Devendra Jhajharia: All you need to know about India's most decorated Paralympic athlete - Firstpost
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Devendra Jhajharia: All you need to know about India's most decorated Paralympic athlete


Devendra Jhajharia became India's second gold medal winner at the Rio Paralympics on Tuesday after he broke his own world record with a throw of 63.7m in the men's F46 Javelin Throw.

Jhajharia's historic effort came in his third attempt. But he was comfortably leading the field through the competition, and never looked in doubt of losing out on his second gold medal in his second appearance at the Paralympics.

He first participated at the 2004 Athens Paralympic Games at the age of 24. That appearance was no different, as he created a new world record with a throw of 62.15m to become India's first gold medalist. But due to the F46 classification not being included in the subsequent 2008 Beijing and 2012 London Paralympics, Jhajharia didn't get the opportunity to break his own record earlier.

India's Devendra Jhajharia competes in the F46 javelin event at the Rio Paralympics 2016. AP

India's Devendra Jhajharia competes in the F46 javelin event at the Rio Paralympics 2016. AP

The Rajasthan born athlete, with an amputated left hand, was awarded the Arjuna award in 2004 and the Padma Shri in 2012, becoming the first Paralympian to receive the honour.

The F46 classification is an impairment type for upper limb/s affected by limb deficiency, impaired muscle power or impaired range of movement according to the IPC Athletics classifications, as reported by the Paralymics.org website.

Jhajharia recounted the story of how he had his arm amputated in an interview with The Hindu.

"I must have been eight or nine years old when I got an electric shock. I was climbing a tree in my village in the Churu district of Rajasthan and accidentally touched a live cable, which was apparently an 11,000-volt cable. So severe was the accident that let alone my left hand — it had to be amputated right away — nobody was sure whether I would be able to recover from it," he was quoted as saying.

However, he took up sport because he felt he was blessed to still have an arm. "When I looked around, I saw a lot of people who didn’t have arms or legs and I realised that I am lucky enough to have my right hand. I was interested in sports and that was enough motivation for me," he said according to the Paralympics.org website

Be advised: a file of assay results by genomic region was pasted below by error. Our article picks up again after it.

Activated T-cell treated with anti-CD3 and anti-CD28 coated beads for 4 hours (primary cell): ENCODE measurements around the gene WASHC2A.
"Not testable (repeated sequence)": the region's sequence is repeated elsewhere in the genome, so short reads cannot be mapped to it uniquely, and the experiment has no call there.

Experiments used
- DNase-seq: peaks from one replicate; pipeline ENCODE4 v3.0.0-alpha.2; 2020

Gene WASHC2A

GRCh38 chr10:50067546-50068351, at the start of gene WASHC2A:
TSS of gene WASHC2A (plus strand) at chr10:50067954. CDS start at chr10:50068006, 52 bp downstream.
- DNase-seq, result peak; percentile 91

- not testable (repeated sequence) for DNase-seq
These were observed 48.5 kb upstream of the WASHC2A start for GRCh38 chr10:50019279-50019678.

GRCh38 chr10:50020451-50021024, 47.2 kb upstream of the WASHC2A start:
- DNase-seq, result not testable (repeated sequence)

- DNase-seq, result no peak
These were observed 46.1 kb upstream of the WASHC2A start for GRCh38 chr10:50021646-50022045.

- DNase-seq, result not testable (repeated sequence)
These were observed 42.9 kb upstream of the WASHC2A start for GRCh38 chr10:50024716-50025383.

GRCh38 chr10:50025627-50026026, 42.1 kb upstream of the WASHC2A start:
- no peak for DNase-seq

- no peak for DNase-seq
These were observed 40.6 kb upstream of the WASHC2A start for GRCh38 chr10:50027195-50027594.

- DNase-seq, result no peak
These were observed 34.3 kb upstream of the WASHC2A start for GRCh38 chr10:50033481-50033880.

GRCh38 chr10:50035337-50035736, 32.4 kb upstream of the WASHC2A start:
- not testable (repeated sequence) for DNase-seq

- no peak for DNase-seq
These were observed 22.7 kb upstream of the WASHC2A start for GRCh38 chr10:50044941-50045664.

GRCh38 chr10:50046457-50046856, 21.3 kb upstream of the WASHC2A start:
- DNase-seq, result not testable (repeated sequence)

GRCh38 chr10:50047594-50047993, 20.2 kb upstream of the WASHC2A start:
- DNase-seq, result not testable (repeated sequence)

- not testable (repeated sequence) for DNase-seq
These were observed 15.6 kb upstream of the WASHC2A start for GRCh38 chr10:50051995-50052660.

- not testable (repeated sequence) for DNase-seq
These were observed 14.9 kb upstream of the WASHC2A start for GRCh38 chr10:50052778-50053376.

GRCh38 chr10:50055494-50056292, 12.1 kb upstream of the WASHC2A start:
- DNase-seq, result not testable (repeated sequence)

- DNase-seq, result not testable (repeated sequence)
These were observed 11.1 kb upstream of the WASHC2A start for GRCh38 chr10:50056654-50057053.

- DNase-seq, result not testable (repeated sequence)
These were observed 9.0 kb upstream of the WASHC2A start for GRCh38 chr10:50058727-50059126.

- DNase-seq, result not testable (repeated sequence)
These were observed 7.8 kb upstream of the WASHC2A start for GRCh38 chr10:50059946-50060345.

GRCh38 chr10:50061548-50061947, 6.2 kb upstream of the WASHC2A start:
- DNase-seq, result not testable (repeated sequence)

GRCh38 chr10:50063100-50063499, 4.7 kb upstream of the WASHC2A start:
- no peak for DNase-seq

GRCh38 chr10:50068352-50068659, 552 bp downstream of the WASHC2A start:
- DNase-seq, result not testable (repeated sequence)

Since then, Jhajharia has gone from strength to strength, overcoming all the obstacles in his path. In an interview with Livemint he had said, “Whenever I went for competitions, people would look at me, then say that someone has recommended me, that’s why I’m here. But then they used to see me throw the javelin and would come and tell me, ‘Sorry we said that; you really are a champion’. But I was used to it since everyone used to look at me like that. Winning the district championship, though, gave me a big boost; that was the turning point in my life.”

That and his first medal at the age of 21 at the 2002 Far East and South Pacific Games for the Disabled in Korea, gave him confidence in his ability at international events. The 2004 Athens Paralympics was a step in the right direction as Jhajharia made history by becoming the first gold medal winner in the Paralympics for India at Athens.

Jhajharia has had to wait for 12 years to participate in the Paralympics yet again, since his F46 classification was not part of the next two Games.

Ye to jaise Kumbh ke mele ka intezaar hai (This is like waiting for the Kumbh mela),” said the 36-year old to Livemint.

His confidence in Indian Paralympians' ability is telling, as his prediction of six to seven medals at the Paralympics is close to completion. With two golds, a silver and bronze apiece, the Rio 2016 Paralympics are India's best performance at the event till date.

Devendra Jhajharia's two gold medals at the Paralympics, an event at par with the Olympics, makes him the torchbearer for Indian sports alongside the likes of Abhinav Bindra and MC Mary Kom.

Here is his world record shattering throw.

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